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As you can see it breaks down how much RAM is being used by the Kernel (the core of the operating system, which loads first during start up and controls the rest of the system); Mapped Files (files which are assigned memory byte for byte in order to increase performance); Page Table (used to map the virtual address that accessing processes use to get the actual physical address of data - which can be dispersed); Process Private (memory that isn't shared amongst processes); and Paged & NonPage Pool (pool data is kept ready to use, rather than being acquired when it's requested, - paged data may come from a secondary source.)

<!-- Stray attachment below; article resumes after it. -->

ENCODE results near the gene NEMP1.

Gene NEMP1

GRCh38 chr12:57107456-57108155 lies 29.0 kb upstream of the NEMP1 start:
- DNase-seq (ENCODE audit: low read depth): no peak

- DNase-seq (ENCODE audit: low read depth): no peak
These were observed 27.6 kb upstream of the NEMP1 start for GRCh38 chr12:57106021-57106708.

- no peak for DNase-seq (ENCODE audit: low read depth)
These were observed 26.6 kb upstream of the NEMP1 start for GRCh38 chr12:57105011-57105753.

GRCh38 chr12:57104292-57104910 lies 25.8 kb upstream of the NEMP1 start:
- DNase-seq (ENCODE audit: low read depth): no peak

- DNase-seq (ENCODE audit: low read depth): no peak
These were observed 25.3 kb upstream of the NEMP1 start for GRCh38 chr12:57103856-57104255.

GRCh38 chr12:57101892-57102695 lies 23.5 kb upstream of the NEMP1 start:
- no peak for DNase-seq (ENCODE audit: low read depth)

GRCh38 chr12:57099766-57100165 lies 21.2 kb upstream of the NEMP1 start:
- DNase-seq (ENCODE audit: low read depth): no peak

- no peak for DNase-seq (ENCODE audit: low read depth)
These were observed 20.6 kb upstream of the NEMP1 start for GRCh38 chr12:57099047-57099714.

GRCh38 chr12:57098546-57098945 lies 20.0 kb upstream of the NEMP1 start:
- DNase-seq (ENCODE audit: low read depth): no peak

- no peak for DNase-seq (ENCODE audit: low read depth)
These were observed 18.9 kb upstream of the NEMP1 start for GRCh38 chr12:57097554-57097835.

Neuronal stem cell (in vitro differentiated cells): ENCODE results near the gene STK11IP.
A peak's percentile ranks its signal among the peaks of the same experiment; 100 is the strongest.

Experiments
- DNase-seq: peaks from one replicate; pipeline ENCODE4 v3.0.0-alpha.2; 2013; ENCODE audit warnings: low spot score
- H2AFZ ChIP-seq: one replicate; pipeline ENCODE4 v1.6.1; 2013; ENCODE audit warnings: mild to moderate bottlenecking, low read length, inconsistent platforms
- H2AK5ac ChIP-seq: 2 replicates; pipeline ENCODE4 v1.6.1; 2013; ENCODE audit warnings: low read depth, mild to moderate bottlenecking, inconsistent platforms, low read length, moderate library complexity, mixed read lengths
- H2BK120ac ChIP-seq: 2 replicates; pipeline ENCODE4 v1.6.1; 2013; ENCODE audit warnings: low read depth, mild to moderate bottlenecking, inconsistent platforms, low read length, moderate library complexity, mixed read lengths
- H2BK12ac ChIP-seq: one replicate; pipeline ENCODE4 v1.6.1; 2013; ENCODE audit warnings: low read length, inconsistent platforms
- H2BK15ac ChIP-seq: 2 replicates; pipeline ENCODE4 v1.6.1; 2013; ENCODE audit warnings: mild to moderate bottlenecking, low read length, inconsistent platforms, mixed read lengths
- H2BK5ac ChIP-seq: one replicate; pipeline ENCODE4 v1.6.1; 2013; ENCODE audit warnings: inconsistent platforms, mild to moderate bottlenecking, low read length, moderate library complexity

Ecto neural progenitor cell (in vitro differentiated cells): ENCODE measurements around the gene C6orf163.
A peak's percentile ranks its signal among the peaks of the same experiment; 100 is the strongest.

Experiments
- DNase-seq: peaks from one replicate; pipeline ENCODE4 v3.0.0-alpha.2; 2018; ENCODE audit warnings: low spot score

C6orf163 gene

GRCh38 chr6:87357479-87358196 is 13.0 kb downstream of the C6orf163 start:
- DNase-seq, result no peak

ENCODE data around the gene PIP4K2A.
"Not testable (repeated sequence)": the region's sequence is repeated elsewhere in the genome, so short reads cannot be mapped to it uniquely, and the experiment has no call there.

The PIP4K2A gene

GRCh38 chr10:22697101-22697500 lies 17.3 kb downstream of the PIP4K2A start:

If you click on the Priority Summary you can see how much memory pressure your system in under. If there is a lot of re-purposed memory with a priority between 5 and 7, there will be significant memory pressure on the system. Memory pressure is a better way of measuring how muchstress your system is under than how much free RAM is available, since keeping more than a few MB of RAM is wasteful.